Puerto Rico:

Puerto Rico Child Labor Laws Puerto Rico Child Labor Laws 2024

Child labor laws on Puerto Rico and <a href="/federal/child-labor-laws">Federal</a> levels exist to prevent the exploitation of minors for labor, and ensure that education is prioritized over work. Limitations on child labor vary by age, and may include restrictions on the types of work that can be done, maximum hours that may be worked, and limitations on late or overnight work.

Regulation of child labor may include the use of Employment Certificates issued by the minor's school or the state Labor Department, and/or an Age Certification document that verifies the minor's age for work purposes. This page details Puerto Rico's child labor law regulations.

Mandatory Employment & Age Certification for Minors

Employment Certificates in Puerto Rico

Employment Certificates, also known as Work Permits, are mandatory in Puerto Rico for minors under 18. The certificate must be acquired by the minor and presented to their employer to verify their ability to work before they are hired.

Acquiring a Puerto Rico Employment Certificate:

In Puerto Rico, Employment Certificates for minors are issued by the Puerto Rico Department of Labor. An Employment Certificate will be issued if the minor meets all of the state's criteria for employment.

Age Certification in Puerto Rico

Age certification is a process through which minors provide proof of their age to a prospective employer, which helps ensure that all child labor laws mandated for their age bracket are followed.

Age certification is not required in Puerto Rico, but an age certificate is required by law to be provided on request for minors 18 to 21.

Acquiring an Age Certificate in Puerto Rico:

Under Puerto Rico law, age certification for minors is carried out by the Puerto Rico Department of Labor.

Minor Working Hour Restrictions in Puerto Rico

Minors who are authorized to work in Puerto Rico are subject to restrictions on when they can work, and how many hours they can work. The exact restrictions in effect depend on the age of the minor, and are designed to ensure that work does not interfere with the minor's schooling.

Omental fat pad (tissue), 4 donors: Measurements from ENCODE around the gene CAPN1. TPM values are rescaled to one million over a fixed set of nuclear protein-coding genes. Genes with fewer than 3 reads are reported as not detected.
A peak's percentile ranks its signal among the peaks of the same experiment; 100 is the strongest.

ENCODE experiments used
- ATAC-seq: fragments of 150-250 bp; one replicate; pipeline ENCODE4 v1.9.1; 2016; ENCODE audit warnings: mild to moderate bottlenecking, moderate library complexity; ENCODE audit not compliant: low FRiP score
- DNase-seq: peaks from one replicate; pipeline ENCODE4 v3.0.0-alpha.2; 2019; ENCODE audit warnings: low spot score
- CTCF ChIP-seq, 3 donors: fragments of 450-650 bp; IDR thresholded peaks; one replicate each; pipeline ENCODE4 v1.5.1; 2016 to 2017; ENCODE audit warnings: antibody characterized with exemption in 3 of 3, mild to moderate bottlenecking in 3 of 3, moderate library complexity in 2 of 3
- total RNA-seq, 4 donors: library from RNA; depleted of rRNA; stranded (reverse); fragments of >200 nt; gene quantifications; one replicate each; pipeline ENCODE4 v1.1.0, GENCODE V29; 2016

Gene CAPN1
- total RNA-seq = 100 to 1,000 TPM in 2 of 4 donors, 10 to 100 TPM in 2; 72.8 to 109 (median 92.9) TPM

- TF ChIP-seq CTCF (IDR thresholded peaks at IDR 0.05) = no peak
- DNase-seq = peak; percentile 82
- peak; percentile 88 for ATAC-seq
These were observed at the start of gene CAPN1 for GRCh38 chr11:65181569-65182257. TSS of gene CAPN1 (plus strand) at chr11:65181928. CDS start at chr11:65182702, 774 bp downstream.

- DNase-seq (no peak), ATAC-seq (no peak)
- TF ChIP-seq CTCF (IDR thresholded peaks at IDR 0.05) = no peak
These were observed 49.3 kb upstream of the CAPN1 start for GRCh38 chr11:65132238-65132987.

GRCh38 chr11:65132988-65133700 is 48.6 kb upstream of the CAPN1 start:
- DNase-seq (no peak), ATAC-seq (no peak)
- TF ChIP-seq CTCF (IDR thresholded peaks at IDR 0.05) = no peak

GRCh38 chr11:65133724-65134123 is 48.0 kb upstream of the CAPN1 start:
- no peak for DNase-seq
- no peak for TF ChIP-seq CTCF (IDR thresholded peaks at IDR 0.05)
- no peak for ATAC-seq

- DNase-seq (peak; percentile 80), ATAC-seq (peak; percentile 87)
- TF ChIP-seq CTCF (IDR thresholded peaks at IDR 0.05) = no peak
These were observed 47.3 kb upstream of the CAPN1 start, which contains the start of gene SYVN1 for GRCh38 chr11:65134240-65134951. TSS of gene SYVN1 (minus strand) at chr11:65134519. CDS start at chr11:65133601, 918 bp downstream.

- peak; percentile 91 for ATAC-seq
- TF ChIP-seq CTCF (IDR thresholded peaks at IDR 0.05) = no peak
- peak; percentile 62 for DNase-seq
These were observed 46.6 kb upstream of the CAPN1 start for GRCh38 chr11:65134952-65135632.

Maximum Hours of Work for Minors

Working hour restrictions limit how many hours a minor may work per day, and per week.

For Minors Under 16:

8 hours of work per day, 40 hours per week up to 6 days a week are permitted: the 8 hours refers to combined hours of work and school.

For Minors Ages 16 and 17:

8 hours of work per day, 40 hours per week up to 6 days a week are permitted.

Nightwork Restrictions for Minors

Nightwork restrictions set limits on how late a minor can legally work.

For Minors Under 16:

Work is prohibited during these hours: 6 p.m. to 8 a.m

For Minors Ages 16 and 17:

Work is prohibited during these hours: 10 p.m. to 6 a.m.

Special Child Labor Laws in Puerto Rico

In addition to laws requiring work certificates or age verification for general employment of minors, most states have special regulations governing the employment of minors in agriculture (such as farm work and harvesting), and the entertainment industry (including child actors, models, and performers).

To learn about these special child labor laws in Puerto Rico, see the following pages.

On a Federal level, child labor is regulated under the Fair Labor Standards Act (FLSA). Minors and students may additionally be subject to special labor law regulations regarding minimum wage, meal and break periods while working, and more.

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** This Document Provided By Minimum-Wage.org **
Source: http://www.minimum-wage.org/puerto-rico/child-labor-laws